Supporting Teenagers with ADHD

Common issues that teens with ADHD struggle with include organisational help, rebellion, refusing to take adhd medications.  Learn more.Common issues that teens with ADHD struggle with.

Assuming the teenager has been diagnosed with ADHD and treated now or in the past, these are some issues that have been shared as specific teenage struggles.

1. Organisational Help

First of all, teenagers like to be independent, solve for themselves but can use some suggestions they may wish to pursue to assist themselves. Numerous stores offer very innovative structures to help provide assists to organization. Locker shelving, home components to organize their room and drug stores offer organizational containers for remembering their pills. Middle school is often a difficult transition due to the increase in teachers, assignments, class changes and numerous expectations. Check early in the year with your teenager and the school to make sure they are adapting to these increased expectations.

2. Rebellion

Part of the teenager normal growth is the struggle to want help and not want help. Parenting used to be easier when you could just do it for them. Now parenting requires supportive listening. Often your adolescent just wants you to listen not do for them and offer support without telling them what to do. This is difficult when you love them and don't want to see them hurt in any way. Part of parenting a teen is to help them solve on their own with loving support.

The struggles to work through a problem, help them to believe in themselves and know they can solve other struggles when parents are not there.

3. Refusing to Take ADHD Medications

There are times when a teenager decides they don't like their ADHD medication and refuses to take it anymore. This is part of their normal growth where they wish to control their own body and decide what is best for them. As difficult as this is, it may also provide an opportunity for the adolescent to assess himself and his real needs. When a child is older, it is nearly impossible to force them to comply. What can be considered is the opportunity for them to assess themselves responsibly and honestly whether off medications they are functioning to the fullest of their capabilities. If they are refusing but still have significant characteristics that are intruding on their abilities, parents may consider setting some boundaries to seek help, re-assess if their current medication is sufficient, if an adjustment is needed or perhaps another medication could be more supportive.

4. Boundaries

Freedom is earned! The more accountable a teenager is in making good decisions that support their capabilities the more parents are able to trust. When a teen makes a mistake it can be viewed as a learning opportunity. For mistakes there are consequences, privileges may be decreased or rescinded for a brief period of time to help the teen learn to accept responsibility for their choices. This is part of learning how to be accountable for your actions and does help an adolescent believe in themselves that when things do not go right they can re-right it. If the mistakes or choices continue that are not supportive of good decision making, parents can set stronger boundaries stating that at this time you are demonstrating that it is still difficult for you to make healthy choices and you need intervention until trust can be earned again. Believe it or not, teens like that parents care, that they are willing to stand up and set boundaries when their behavior is out of control, that you love them enough to take the flak of being able to say NO when required.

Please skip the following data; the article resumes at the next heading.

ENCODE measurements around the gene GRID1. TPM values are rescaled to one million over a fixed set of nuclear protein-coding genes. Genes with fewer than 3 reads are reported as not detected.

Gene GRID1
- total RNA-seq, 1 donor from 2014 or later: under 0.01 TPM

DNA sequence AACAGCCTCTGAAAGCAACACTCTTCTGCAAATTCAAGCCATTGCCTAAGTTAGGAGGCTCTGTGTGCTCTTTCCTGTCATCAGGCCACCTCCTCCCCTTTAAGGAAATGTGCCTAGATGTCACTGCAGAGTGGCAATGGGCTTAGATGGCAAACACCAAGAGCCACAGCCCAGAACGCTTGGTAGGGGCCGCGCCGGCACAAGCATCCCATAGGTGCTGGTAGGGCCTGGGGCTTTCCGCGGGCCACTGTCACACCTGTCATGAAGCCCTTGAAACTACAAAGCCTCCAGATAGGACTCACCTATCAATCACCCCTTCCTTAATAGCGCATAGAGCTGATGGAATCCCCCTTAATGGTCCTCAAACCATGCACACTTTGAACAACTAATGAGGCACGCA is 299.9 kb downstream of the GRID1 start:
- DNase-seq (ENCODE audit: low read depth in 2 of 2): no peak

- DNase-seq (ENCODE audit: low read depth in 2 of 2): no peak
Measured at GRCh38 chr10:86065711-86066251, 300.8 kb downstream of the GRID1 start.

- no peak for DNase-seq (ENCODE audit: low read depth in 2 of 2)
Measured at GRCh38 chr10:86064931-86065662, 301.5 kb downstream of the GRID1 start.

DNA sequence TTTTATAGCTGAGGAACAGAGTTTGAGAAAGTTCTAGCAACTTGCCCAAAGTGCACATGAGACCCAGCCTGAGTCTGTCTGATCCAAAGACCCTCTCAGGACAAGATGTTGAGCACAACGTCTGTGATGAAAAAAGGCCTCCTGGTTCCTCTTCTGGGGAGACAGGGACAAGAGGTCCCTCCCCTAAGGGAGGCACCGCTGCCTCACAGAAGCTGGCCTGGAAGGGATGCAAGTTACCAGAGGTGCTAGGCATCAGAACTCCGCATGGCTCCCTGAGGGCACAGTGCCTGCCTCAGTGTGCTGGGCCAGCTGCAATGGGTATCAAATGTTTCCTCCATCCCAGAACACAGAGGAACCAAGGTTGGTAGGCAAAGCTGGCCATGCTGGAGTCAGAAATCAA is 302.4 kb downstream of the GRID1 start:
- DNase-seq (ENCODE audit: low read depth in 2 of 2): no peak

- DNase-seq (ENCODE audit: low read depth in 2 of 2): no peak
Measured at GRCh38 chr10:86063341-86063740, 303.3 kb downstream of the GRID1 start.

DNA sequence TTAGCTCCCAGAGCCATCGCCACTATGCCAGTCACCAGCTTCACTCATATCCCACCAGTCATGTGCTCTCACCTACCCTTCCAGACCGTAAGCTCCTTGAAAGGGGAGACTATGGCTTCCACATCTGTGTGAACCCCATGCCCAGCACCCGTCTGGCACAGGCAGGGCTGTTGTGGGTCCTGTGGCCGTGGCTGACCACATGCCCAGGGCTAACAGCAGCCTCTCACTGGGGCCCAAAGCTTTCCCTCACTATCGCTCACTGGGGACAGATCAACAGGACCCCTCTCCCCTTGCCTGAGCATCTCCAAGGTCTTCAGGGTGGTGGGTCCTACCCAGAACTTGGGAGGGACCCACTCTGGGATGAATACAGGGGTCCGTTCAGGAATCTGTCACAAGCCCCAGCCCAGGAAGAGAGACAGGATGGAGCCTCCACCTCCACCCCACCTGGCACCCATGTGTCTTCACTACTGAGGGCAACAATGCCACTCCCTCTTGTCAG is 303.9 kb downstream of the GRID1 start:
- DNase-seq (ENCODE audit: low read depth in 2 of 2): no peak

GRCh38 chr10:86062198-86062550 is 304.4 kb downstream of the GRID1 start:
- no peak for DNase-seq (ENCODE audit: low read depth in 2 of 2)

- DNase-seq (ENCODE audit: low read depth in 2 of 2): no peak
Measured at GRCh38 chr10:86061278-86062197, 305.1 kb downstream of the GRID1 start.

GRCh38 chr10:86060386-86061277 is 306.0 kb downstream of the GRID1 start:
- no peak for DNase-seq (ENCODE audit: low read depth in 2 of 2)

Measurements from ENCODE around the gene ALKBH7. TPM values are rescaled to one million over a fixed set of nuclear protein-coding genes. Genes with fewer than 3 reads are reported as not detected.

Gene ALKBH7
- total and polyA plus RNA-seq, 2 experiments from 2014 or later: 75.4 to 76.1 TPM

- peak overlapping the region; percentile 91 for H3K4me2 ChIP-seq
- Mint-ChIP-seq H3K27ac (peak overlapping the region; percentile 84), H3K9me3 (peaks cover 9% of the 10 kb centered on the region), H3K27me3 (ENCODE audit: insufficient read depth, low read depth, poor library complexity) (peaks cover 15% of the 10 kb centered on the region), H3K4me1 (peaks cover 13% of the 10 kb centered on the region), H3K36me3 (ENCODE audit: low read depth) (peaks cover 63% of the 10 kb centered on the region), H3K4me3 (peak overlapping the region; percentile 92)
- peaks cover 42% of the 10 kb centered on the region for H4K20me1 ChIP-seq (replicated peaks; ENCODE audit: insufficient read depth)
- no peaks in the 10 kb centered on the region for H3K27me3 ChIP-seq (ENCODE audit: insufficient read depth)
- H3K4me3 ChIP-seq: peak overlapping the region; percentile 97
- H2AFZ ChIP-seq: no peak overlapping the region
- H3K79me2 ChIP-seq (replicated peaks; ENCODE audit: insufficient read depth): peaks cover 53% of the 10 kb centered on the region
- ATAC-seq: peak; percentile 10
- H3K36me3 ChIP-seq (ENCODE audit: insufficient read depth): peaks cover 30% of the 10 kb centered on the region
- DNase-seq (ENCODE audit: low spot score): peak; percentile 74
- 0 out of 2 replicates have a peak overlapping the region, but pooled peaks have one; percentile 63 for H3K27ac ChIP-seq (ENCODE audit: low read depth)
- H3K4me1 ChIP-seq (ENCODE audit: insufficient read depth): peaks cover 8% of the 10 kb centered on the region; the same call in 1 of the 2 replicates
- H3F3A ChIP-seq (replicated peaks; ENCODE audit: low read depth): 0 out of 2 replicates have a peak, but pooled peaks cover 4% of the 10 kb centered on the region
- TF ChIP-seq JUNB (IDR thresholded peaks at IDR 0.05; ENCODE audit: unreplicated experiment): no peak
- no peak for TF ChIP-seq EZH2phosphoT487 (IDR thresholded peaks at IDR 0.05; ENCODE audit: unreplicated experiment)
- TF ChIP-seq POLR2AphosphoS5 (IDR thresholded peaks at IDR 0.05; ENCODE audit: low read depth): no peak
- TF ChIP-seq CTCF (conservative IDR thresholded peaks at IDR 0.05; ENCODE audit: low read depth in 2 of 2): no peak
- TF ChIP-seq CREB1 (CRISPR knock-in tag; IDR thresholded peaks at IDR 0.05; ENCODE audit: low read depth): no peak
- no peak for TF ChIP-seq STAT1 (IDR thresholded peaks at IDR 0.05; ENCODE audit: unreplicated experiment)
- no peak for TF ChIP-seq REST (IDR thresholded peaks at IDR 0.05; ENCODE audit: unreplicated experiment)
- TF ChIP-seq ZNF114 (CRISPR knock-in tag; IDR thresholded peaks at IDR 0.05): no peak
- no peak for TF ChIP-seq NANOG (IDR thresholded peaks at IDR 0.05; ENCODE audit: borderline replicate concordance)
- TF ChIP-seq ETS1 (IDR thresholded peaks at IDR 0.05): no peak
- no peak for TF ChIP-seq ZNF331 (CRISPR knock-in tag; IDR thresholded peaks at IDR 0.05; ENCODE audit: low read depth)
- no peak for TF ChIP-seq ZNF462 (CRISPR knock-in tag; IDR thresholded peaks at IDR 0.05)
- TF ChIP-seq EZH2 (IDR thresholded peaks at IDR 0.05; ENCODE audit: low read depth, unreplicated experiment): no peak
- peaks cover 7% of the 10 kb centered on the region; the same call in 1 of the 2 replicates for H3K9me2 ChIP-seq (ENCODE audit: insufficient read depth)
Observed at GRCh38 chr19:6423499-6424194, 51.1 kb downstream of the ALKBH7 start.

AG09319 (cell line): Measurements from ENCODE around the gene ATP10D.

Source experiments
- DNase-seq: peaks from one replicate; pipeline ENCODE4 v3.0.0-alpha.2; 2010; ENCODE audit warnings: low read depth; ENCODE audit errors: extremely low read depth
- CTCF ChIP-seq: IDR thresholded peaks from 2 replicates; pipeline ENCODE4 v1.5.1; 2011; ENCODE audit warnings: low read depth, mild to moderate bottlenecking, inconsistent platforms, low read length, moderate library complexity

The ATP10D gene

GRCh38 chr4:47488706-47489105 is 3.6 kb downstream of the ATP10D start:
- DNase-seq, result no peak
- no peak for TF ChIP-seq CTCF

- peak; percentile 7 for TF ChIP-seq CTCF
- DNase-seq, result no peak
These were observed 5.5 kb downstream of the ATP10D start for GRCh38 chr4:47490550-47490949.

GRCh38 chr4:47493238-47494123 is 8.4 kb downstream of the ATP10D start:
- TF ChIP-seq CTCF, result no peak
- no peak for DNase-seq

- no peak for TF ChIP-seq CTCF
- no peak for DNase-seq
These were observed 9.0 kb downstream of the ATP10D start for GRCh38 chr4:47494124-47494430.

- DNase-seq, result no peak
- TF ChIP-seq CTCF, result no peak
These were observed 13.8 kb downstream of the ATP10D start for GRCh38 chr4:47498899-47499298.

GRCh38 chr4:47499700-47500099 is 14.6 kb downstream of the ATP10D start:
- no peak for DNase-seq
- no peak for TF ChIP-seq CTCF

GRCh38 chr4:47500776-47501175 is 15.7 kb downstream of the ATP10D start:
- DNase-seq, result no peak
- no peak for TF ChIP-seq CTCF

5. Listen, Listen, Love

Any teen and especially those with any kind of extra struggles needs unending support and love. This can be very hard during adolescence where there are times they do not wish to tell you anything and other brief times where they will unloaded the world in 5 minutes or less. Unless you feel your adolescent is in some kind of danger, a parent needs to be more flowing, shift with the teen needs, accept when they don't want to tell and stop all when they wish to share. This is very difficult for parents because it is the beginning of seeing their child grow up, they don't need them like before. But in truth, they need parents just as much but in a different, more beginning grown up way where they begin to decide what they can handle and seek you out when they wish. Parents can learn to support teens in a more subtle, behind the scenes way unless they see the teen is out of control or making non-healthy choices then boundaries are appropriate.

6. Resources

If you are concerned that with all your interventions your teenager is still out of control, or not doing well with or without ADHD medications, consider re-assessment.


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APA Reference
Staff, H. (2008, December 15). Supporting Teenagers with ADHD, HealthyPlace. Retrieved on 2024, July 21 from

Last Updated: February 13, 2016

Medically reviewed by Harry Croft, MD

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